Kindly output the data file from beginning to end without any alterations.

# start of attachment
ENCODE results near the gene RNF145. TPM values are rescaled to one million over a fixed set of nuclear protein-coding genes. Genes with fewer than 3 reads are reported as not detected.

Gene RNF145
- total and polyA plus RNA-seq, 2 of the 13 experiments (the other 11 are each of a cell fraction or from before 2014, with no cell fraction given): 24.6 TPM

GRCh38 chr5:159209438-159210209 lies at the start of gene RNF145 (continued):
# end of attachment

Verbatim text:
ENCODE results near the gene RNF145. TPM values are rescaled to one million over a fixed set of nuclear protein-coding genes. Genes with fewer than 3 reads are reported as not detected.

Gene RNF145
- total and polyA plus RNA-seq, 2 of the 13 experiments (the other 11 are each of a cell fraction or from before 2014, with no cell fraction given): 24.6 TPM

GRCh38 chr5:159209438-159210209 lies at the start of gene RNF145 (continued):